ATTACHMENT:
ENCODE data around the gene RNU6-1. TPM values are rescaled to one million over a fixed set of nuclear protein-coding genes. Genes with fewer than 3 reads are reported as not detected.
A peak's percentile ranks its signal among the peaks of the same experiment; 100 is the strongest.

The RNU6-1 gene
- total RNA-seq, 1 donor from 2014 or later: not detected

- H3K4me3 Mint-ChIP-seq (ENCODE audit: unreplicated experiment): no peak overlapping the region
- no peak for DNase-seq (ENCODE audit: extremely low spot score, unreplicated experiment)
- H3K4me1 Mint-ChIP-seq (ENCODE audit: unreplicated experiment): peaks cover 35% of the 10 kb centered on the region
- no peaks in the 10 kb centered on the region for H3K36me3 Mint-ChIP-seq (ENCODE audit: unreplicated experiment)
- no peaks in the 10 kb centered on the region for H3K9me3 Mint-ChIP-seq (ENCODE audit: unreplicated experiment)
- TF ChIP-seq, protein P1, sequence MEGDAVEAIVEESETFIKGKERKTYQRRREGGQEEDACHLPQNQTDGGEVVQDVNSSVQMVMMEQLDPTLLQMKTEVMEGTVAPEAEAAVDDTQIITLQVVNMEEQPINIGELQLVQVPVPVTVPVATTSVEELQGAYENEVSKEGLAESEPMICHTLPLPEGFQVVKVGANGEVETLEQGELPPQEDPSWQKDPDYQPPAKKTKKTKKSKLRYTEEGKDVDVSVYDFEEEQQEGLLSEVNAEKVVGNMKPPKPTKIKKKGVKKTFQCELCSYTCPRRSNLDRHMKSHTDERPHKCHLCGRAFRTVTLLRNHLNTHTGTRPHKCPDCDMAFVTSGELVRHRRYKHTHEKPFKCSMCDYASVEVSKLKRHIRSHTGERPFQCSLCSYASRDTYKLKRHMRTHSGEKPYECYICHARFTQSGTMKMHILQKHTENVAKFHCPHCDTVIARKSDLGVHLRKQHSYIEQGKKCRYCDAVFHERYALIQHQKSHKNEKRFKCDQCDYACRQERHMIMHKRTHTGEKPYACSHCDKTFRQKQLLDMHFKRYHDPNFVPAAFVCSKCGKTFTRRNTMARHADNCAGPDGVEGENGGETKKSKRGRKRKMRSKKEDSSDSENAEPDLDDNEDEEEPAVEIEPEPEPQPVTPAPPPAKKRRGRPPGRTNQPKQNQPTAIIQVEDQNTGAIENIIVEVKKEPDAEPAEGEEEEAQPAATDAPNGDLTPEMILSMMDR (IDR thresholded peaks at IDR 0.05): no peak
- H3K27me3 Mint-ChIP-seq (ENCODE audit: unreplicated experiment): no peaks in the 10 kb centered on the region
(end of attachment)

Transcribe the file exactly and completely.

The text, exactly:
ENCODE data around the gene RNU6-1. TPM values are rescaled to one million over a fixed set of nuclear protein-coding genes. Genes with fewer than 3 reads are reported as not detected.
A peak's percentile ranks its signal among the peaks of the same experiment; 100 is the strongest.

The RNU6-1 gene
- total RNA-seq, 1 donor from 2014 or later: not detected

- H3K4me3 Mint-ChIP-seq (ENCODE audit: unreplicated experiment): no peak overlapping the region
- no peak for DNase-seq (ENCODE audit: extremely low spot score, unreplicated experiment)
- H3K4me1 Mint-ChIP-seq (ENCODE audit: unreplicated experiment): peaks cover 35% of the 10 kb centered on the region
- no peaks in the 10 kb centered on the region for H3K36me3 Mint-ChIP-seq (ENCODE audit: unreplicated experiment)
- no peaks in the 10 kb centered on the region for H3K9me3 Mint-ChIP-seq (ENCODE audit: unreplicated experiment)
- TF ChIP-seq, protein P1, sequence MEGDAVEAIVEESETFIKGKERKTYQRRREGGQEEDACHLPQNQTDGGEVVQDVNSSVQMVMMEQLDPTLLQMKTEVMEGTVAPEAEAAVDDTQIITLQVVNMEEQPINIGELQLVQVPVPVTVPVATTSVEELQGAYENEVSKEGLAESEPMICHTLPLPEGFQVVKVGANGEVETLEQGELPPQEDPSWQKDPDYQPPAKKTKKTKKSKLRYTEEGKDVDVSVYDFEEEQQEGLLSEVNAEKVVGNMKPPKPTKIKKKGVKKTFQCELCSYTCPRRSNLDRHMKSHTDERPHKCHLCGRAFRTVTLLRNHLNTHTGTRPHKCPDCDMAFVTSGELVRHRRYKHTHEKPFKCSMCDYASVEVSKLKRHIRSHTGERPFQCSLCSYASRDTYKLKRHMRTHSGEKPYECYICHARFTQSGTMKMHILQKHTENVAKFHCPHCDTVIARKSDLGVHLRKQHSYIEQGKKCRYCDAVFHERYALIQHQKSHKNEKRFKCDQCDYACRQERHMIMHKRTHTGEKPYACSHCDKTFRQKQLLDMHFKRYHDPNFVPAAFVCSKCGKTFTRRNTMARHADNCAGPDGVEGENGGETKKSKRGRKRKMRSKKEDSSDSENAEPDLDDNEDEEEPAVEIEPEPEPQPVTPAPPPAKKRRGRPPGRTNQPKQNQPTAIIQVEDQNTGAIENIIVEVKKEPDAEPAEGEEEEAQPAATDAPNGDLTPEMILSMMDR (IDR thresholded peaks at IDR 0.05): no peak
- H3K27me3 Mint-ChIP-seq (ENCODE audit: unreplicated experiment): no peaks in the 10 kb centered on the region